- The Mariners have announced that they’ve named Justin Hollander their director of baseball operations. The 37-year-old Hollander had previously worked with Mariners GM Jerry Dipoto with the Angels, and last year Hollander served as that organization’s director of player personnel.
Angels right-hander Garrett Richards’ May decision to eschew Tommy John surgery in favor of a stem-cell therapy treatment on his elbow has produced positive results thus far. Richards threw his first bullpen session since May 1 on Saturday and came away from it encouraged about his chances to make an impact in 2017, saying, “There’s no doubt in my mind I’ll be able to pitch” (Twitter link via Jeff Fletcher of the Orange County Register).
Richards’ next milestone is to face live hitters Oct. 1, per Fletcher, who adds that the 28-year-old will then pitch in instructional league if that goes well. Should Richards emerge from those steps unscathed, he’ll have an opportunity to help the Angels next year. That Richards has currently progressed to such a degree is remarkable, as it appeared he was headed toward Tommy John surgery after receiving word in May that he had a significant tear in his elbow. Surgery is still a possibility if Richards’ recovery hits a snag, of course, and that would substantially delay his return to a big league mound. However, had Richards chosen surgery over stem-cell therapy in the first place, he would have had difficulty coming back in 2017, anyway. By taking the route he has, Richards has given himself a chance to pitch next season.
Before succumbing to injury, Richards posted mostly stellar numbers this year, logging a 2.34 ERA, 8.8 K/9 and 3.9 BB/9 in 34 2/3 innings. Over the previous two seasons, Richards started 58 games and recorded a 3.18 ERA, 8.14 K/9 and 3.09 BB/9 across 376 frames. Injuries to him and fellow starters Andrew Heaney and Nick Tropeano have helped sink the Angels this year and could damage the team’s odds of bouncing back next season.
Heaney underwent Tommy John surgery in July after first attempting an unsuccessful stem-cell treatment. Tropeano, meanwhile, required the surgery in August after tearing his UCL in July. With few contributions from those three and Tyler Skaggs, who has only thrown 48 innings this year and had his own Tommy John scare earlier this week, the Angels have stumbled to a 63-84 mark. Their record puts them last in the American League West and tied for second worst in the AL.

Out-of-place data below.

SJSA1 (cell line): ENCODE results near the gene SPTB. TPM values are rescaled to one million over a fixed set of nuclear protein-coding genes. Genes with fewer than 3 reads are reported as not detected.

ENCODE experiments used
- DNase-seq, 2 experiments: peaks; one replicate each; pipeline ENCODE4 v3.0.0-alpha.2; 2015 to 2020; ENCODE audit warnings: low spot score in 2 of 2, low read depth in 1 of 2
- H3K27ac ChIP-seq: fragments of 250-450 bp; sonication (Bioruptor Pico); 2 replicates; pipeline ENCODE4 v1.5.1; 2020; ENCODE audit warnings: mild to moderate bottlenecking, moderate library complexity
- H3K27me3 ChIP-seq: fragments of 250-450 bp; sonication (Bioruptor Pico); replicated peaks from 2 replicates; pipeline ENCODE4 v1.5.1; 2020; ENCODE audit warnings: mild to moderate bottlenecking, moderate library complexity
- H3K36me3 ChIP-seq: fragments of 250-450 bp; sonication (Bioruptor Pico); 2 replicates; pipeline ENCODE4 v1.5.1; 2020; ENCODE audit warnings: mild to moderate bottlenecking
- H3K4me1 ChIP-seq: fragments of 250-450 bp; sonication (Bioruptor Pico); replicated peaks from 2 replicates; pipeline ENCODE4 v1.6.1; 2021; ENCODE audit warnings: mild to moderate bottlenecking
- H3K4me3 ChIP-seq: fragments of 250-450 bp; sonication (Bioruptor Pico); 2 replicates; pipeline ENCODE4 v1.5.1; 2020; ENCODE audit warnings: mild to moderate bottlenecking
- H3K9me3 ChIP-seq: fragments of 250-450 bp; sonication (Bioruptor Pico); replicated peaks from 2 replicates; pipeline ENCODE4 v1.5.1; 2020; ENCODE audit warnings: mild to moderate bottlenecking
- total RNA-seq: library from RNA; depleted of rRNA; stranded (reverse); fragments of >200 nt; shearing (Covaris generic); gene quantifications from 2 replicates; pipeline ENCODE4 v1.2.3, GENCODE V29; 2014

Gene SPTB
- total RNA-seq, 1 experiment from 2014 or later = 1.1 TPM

While Heaney and Tropeano will most most or all of next season, Richards is so far on track to return to the Angels’ rotation. Richards should be in line for an increase over his $6.425MM salary as he makes his third of four possible trips through arbitration in the offseason. Of course, a serious setback before then would leave the Angels to decide whether to tender Richards a contract for next year.
6:42pm: Skaggs’ MRI revealed no damage to his surgically repaired ulnar collateral ligament, tweets Pedro Moura of the Los Angeles Times. General manager Billy Eppler told reporters that Skaggs has a “mild flexor pronator strain” and will sit out for the next week (also via Moura, on Twitter). The southpaw could still pitch again in 2016, tweets Jeff Fletcher of the Orange County Register.
7:52am: Angels lefty Tyler Skaggs has been scratched from his outing today with tightness in his forearm, as Pedro Moura of the Los Angeles Times was among those to tweet. Instead, he’ll head in for an MRI on the trouble area.
The organization is surely holding its breath while awaiting the results of the imaging. Skaggs, 25, finally returned recently from his August 2014 Tommy John surgery. After two years of recovery, another scare in the elbow area is the last thing anyone wanted to go through.
Things had been progressing rather well for the talented southpaw before this news. In his nine starts on the year, he logged 48 frames with a 4.13 ERA and excellent 9.4 K/9 against 3.9 BB/9. The hope, surely, is that he will be able to log thirty-plus high-quality starts in 2017.
For the Halos, any questions surrounding Skaggs are yet more concerning given the healthy-related uncertainty of other key arms. Andrew Heaney is already out for all of 2017 after his TJ procedurew, while Garrett Richards remains a question mark as he tries to stave off a UCL replacement. As I just explained in assessing three key needs for the organization, securing pitching depth is essential — but figures to be a challenge with a low-supply free agent market.
It’s certainly too soon to jump to any conclusions about Skaggs, who is obviously and understandably being handled with added care. As MLBTR contributor Bradley Woodrum has written in explaining his statistical assessment of Tommy John likelihood, prior TJ surgery is a significant indicator of future susceptibility, and Skaggs had already been slow to make his way back.
At this point of the season, the focus for many teams has largely shifted to the upcoming offseason. While ten American League clubs are still within shouting distance of postseason position, only six teams are clear contenders for the five N.L. berths (with the Marlins, Pirates, and Rockies all hanging on by a thread with losing records).
After the season concludes, we’ll be looking at every team in the league in depth with MLBTR’s annual Offseason Outlook series. For the time being, though, we’re taking preliminary big-picture looks at what some of the non-contending clubs will need to focus on in order to reverse their current standing.